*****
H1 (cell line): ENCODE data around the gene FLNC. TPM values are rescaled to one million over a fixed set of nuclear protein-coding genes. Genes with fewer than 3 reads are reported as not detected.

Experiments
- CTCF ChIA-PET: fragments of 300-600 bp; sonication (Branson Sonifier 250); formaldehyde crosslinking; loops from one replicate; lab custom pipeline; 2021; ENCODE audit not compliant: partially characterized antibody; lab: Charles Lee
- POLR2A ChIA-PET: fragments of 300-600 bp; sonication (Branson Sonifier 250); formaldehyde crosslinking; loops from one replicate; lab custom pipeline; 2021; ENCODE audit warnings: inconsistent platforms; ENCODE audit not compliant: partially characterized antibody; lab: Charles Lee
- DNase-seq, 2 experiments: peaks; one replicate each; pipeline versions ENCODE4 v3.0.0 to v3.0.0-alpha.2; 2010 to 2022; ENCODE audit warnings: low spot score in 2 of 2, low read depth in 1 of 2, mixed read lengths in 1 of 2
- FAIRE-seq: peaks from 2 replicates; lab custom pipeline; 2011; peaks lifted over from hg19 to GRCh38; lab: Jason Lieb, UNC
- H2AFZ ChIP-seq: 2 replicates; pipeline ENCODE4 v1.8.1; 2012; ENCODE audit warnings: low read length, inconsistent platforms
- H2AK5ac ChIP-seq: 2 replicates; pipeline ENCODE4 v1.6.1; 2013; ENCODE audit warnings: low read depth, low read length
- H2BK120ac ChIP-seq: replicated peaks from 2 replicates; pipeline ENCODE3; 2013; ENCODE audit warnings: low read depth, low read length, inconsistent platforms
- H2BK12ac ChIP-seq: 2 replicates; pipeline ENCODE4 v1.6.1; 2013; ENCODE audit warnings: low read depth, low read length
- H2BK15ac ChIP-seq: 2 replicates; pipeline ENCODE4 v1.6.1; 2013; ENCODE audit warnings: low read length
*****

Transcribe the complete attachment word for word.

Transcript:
H1 (cell line): ENCODE data around the gene FLNC. TPM values are rescaled to one million over a fixed set of nuclear protein-coding genes. Genes with fewer than 3 reads are reported as not detected.

Experiments
- CTCF ChIA-PET: fragments of 300-600 bp; sonication (Branson Sonifier 250); formaldehyde crosslinking; loops from one replicate; lab custom pipeline; 2021; ENCODE audit not compliant: partially characterized antibody; lab: Charles Lee
- POLR2A ChIA-PET: fragments of 300-600 bp; sonication (Branson Sonifier 250); formaldehyde crosslinking; loops from one replicate; lab custom pipeline; 2021; ENCODE audit warnings: inconsistent platforms; ENCODE audit not compliant: partially characterized antibody; lab: Charles Lee
- DNase-seq, 2 experiments: peaks; one replicate each; pipeline versions ENCODE4 v3.0.0 to v3.0.0-alpha.2; 2010 to 2022; ENCODE audit warnings: low spot score in 2 of 2, low read depth in 1 of 2, mixed read lengths in 1 of 2
- FAIRE-seq: peaks from 2 replicates; lab custom pipeline; 2011; peaks lifted over from hg19 to GRCh38; lab: Jason Lieb, UNC
- H2AFZ ChIP-seq: 2 replicates; pipeline ENCODE4 v1.8.1; 2012; ENCODE audit warnings: low read length, inconsistent platforms
- H2AK5ac ChIP-seq: 2 replicates; pipeline ENCODE4 v1.6.1; 2013; ENCODE audit warnings: low read depth, low read length
- H2BK120ac ChIP-seq: replicated peaks from 2 replicates; pipeline ENCODE3; 2013; ENCODE audit warnings: low read depth, low read length, inconsistent platforms
- H2BK12ac ChIP-seq: 2 replicates; pipeline ENCODE4 v1.6.1; 2013; ENCODE audit warnings: low read depth, low read length
- H2BK15ac ChIP-seq: 2 replicates; pipeline ENCODE4 v1.6.1; 2013; ENCODE audit warnings: low read length